In 2010, I noted that we had little evidence that the DPRK is interested in boosted nuclear weapons or staged thermonuclear devices beyond the May announcement that it had conducted fusion related experiments. Since then, the DPRK propaganda apparatus has made only a few mentions of fusion, all apparently references to the 2010 announcement. Typical, for example, are statements that North Korea was a “socialist powerhouse” because “eye-catching successes were registered in space, nuclear fusion, CNC and other scientific and technological fields and a lot of edifices built throughout the country.”There has not been much evidence to document the DPRK’s interest in boosted weapons since then, although David Albright points out that North Korea has installed or renovated irradiation channels in the core of the gas-graphite reactor at Yongbyon, which might indicate tritium production. (Carey Sublette has noted that similar channels were visible in the images of the now-destroyed Al Kibar reactor that North Korea assisted Syria in constructing.)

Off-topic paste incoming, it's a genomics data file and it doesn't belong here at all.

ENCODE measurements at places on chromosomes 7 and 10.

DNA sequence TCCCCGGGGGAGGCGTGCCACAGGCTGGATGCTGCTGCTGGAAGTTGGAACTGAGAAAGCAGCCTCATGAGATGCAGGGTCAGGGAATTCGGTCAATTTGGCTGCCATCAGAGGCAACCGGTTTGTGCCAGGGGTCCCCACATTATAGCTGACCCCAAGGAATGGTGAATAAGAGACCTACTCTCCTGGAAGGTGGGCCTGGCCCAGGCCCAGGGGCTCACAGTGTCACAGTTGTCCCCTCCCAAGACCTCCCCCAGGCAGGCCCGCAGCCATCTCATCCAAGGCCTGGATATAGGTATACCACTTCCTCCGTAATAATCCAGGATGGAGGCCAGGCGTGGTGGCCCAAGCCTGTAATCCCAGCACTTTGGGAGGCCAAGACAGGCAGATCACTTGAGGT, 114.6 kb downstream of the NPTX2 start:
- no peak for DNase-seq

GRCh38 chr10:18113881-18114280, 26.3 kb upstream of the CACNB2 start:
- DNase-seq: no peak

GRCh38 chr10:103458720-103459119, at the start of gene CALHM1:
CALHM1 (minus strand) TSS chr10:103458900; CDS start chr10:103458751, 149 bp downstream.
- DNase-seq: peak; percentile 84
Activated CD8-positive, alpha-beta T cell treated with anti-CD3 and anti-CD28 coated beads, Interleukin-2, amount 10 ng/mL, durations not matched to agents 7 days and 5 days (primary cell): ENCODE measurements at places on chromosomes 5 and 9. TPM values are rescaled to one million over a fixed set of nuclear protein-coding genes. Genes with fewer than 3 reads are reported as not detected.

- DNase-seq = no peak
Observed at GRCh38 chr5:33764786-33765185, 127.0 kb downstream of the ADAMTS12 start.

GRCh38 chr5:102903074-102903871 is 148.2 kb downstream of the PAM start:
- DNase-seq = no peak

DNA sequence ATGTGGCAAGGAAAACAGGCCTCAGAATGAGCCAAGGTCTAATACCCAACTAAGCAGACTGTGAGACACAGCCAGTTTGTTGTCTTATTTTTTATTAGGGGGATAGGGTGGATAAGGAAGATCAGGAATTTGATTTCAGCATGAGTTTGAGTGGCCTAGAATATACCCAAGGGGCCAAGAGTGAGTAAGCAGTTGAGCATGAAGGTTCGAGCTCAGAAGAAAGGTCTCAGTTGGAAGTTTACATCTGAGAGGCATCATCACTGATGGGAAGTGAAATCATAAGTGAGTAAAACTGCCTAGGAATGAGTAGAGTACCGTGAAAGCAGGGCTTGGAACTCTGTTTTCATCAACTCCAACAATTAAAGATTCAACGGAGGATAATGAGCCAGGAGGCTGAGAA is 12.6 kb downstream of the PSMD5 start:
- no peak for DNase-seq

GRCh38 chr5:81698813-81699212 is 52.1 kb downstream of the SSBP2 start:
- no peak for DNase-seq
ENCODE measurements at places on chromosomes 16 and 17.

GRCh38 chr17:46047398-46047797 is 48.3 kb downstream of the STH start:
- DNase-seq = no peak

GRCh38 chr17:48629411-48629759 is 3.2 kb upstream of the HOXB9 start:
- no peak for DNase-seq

While it is best to treat DPRK propaganda with some skepticism, it is also important to note that the North has now had a nuclear weapons program for more than 20 years. This program has yielded three nuclear tests. North Korean nuclear scientists have access to their counterparts in Pakistan, possibly Iran and maybe a few other places. We should not expect that they will test the same fission device over and over again.I teach a class on the evolution of China’s nuclear weapons program at the Middlebury Institute of International Studies, which compares declassified U.S. intelligence estimates to historical and other materials now available. One of the major themes of the early part of China’s nuclear program is how committed China was to matching the other nuclear powers in the possession of intercontinental-range ballistic missiles armed with multi-megaton thermonuclear weapons. A lot of Americans had trouble accepting this idea. We thought of China as being too backward to have such aspirations. That was, I argue, precisely why China wanted such weapons: because China’s communist leaders had a different vision of China’s place in the world and the development of thermonuclear weapons was a way of achieving that vision.I think something similar is happening with North Korea. We think of the country as impoverished, both in terms of economy and leadership. Well, that’s not how the government in North Korea sees itself — and anyone who does, keeps such thoughts to himself. Pyongyang’s propaganda apparatus argues — and this is what Kim was saying — that North Korea is a technological powerhouse. The North Korean propaganda line argues that this power is demonstrated by a series of achievements culminating in space launches, nuclear weapons and, yes, even thermonuclear weapons.So, while a staged thermonuclear weapon is likely more than North Korea can, at the moment, achieve technically, it is a mistake to rule out the aspiration by Pyongyang. An H-bomb might not conveniently fit our perception of North Korea, but perhaps that is Kim’s point.